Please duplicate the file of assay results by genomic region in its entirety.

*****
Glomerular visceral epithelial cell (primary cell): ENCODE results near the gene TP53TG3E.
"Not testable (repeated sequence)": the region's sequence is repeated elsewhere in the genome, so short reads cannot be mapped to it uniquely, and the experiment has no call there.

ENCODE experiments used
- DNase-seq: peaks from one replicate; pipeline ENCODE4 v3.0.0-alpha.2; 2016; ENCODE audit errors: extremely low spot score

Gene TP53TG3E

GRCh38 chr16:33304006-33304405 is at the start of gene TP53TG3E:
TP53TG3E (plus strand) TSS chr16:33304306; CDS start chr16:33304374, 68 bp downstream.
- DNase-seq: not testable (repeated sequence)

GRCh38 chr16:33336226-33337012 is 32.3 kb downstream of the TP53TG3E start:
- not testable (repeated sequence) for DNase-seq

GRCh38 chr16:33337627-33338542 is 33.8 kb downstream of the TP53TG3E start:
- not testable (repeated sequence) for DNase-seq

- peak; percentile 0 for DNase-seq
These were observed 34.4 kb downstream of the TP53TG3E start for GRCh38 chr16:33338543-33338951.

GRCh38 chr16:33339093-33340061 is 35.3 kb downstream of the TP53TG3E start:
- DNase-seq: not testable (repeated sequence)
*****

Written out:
Glomerular visceral epithelial cell (primary cell): ENCODE results near the gene TP53TG3E.
"Not testable (repeated sequence)": the region's sequence is repeated elsewhere in the genome, so short reads cannot be mapped to it uniquely, and the experiment has no call there.

ENCODE experiments used
- DNase-seq: peaks from one replicate; pipeline ENCODE4 v3.0.0-alpha.2; 2016; ENCODE audit errors: extremely low spot score

Gene TP53TG3E

GRCh38 chr16:33304006-33304405 is at the start of gene TP53TG3E:
TP53TG3E (plus strand) TSS chr16:33304306; CDS start chr16:33304374, 68 bp downstream.
- DNase-seq: not testable (repeated sequence)

GRCh38 chr16:33336226-33337012 is 32.3 kb downstream of the TP53TG3E start:
- not testable (repeated sequence) for DNase-seq

GRCh38 chr16:33337627-33338542 is 33.8 kb downstream of the TP53TG3E start:
- not testable (repeated sequence) for DNase-seq

- peak; percentile 0 for DNase-seq
These were observed 34.4 kb downstream of the TP53TG3E start for GRCh38 chr16:33338543-33338951.

GRCh38 chr16:33339093-33340061 is 35.3 kb downstream of the TP53TG3E start:
- DNase-seq: not testable (repeated sequence)